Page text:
Here's a brief excerpt from my forthcoming book, Inside The Screwtape Letters (Baker Books), which will probably be released next year as we await the release of The Screwtape Letters movie ...
Three words changed the face of creative Christian literature forever, leaving an indelible mark on everyone who has encountered them: "My dear Wormwood." With this greeting, C.S. Lewis masterfully began The Screwtape Letters, a classic book that in many ways defied traditional approaches to Christian writing, offering profound insights into human nature through a diabolical correspondence. Each of the thirty-one letters features the advice of a senior devil, Screwtape, to his nephew, Wormwood, a "junior" tempter seeking to capture the soul of a young man. Though obviously fictional in its setting, The Screwtape Letters nevertheless contain realistic insights, albeit from an inverted or reversed perspective.
The first edition of The Screwtape Letters, published in the United Kingdom in 1942, featured a plain cover, particularly by today's standards. The title appeared at the top, followed by the author's name, noting Lewis's professional title: "Fellow of Magdalen College, Oxford." Beneath this information appeared a simple rectangular box, the contents of which read,
A new book by the author of "THE PROBLEM OF PAIN" one of the most widely read and discussed books of recent years.
But before Screwtape became a book, Lewis obviously conceived the idea, then later sold the series to a weekly Anglican newspaper called The Guardian. Fortunately, being an avid letter writer, Lewis recorded his initial ideas for what would become Screwtape in a letter to his older brother, Warren, dated 20 July 1940.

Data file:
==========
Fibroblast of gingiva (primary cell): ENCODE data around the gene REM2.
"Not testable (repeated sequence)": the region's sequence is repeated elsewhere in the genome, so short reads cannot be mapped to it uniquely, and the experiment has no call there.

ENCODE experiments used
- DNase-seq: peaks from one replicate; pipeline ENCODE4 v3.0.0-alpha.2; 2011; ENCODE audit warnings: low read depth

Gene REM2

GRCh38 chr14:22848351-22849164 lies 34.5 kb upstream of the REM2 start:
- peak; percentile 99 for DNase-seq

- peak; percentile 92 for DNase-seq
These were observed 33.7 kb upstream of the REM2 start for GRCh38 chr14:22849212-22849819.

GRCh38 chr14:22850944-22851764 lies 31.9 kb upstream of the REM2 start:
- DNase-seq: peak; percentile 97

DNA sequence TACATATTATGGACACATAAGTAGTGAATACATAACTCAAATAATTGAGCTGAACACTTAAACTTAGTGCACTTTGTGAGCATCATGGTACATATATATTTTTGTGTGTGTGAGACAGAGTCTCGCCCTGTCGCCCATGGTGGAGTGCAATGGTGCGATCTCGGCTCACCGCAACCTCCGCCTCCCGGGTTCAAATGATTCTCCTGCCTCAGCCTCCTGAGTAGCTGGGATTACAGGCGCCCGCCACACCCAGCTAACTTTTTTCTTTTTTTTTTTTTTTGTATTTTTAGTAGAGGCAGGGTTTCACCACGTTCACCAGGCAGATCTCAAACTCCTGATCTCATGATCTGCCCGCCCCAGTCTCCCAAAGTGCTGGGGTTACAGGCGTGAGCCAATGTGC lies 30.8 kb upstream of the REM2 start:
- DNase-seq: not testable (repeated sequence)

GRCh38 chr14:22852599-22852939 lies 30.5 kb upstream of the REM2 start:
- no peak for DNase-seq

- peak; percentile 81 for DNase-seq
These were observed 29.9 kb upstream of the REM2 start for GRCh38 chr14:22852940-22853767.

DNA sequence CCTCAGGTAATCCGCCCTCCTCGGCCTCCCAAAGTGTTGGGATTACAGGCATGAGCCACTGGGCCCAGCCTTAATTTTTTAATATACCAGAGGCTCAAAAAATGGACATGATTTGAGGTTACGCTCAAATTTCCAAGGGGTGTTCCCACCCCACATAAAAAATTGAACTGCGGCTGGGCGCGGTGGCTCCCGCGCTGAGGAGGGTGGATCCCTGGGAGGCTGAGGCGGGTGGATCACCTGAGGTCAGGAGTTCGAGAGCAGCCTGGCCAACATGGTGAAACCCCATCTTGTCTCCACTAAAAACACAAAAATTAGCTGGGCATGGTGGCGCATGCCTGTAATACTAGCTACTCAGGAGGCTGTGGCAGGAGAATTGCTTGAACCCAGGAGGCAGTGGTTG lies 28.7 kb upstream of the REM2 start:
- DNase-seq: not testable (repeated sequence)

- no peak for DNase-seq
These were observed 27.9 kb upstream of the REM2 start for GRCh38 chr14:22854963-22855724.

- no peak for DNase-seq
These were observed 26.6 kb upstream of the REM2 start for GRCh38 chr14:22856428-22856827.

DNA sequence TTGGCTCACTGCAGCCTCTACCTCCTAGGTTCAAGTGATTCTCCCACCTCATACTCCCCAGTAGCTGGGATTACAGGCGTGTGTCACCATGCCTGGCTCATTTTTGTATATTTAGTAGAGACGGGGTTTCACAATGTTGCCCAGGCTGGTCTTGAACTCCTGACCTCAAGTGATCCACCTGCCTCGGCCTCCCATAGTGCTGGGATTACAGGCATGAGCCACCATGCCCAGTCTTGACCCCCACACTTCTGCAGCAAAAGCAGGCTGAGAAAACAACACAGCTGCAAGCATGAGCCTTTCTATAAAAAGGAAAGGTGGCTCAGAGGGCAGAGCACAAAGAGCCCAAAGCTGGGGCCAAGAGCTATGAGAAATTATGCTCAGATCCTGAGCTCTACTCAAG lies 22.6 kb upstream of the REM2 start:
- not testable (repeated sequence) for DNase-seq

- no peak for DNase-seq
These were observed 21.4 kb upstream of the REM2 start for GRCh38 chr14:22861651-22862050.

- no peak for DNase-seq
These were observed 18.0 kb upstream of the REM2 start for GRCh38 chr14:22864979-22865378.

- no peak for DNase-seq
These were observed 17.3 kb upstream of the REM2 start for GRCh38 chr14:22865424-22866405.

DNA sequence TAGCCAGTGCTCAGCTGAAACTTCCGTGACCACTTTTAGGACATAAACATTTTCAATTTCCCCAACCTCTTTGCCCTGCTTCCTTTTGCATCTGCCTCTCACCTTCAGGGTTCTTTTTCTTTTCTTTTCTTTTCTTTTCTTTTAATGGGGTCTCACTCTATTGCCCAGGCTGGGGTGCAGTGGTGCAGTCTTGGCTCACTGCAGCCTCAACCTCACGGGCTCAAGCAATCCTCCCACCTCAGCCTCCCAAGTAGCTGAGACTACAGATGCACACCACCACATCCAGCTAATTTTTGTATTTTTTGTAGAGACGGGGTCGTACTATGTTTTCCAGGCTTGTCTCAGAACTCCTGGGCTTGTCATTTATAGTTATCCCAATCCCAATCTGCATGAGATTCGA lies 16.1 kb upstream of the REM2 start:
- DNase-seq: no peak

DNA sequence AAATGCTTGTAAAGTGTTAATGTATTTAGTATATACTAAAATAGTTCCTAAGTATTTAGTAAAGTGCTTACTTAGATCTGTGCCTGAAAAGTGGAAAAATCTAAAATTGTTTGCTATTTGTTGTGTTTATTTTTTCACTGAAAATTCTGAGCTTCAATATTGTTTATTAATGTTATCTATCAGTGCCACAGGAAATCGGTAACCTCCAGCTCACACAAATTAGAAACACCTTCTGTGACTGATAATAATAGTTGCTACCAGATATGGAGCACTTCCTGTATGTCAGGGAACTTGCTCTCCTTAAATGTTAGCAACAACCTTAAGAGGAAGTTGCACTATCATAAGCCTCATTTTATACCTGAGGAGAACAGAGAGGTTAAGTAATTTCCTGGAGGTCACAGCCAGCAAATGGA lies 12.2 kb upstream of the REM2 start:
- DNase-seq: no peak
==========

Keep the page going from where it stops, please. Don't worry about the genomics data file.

Lewis prefaces his description of his new idea by noting that he had missed church for some weeks due to illness. He then mentions, "Blanchette preached, not very profitably," referring to Reverend Arthur Blanchette (1909-86), curate of the church Lewis attended: Holy Trinity, Headington Quarry.
Lewis then explained that prior to the end of the service, "I was struck by an idea for a book wh. I think might be both useful and entertaining. It wd. be called As one Devil to Another and would consist of letters from an elderly retired devil to a young devil who has just started work on his first 'patient'. The idea wd. be to give all the psychology of temptation from the other point of view."
This description clearly illustrates what would become The Screwtape Letters, noting key elements such as 1) the basic structure (letters), 2) characters (two devils), 3) the human "patient," 4) the psychological approach to temptation, and 5) the inverted perspective. In the letter Lewis goes on to describe how his idea might be implemented after "undermining ... faith in prayer" then warning the young devil to avoid the use of argumentation—both approaches later realized in the published Screwtape letters (Letters I, IV, and XXVII).
Copyright © 2008 by Robert Velarde. All rights reserved.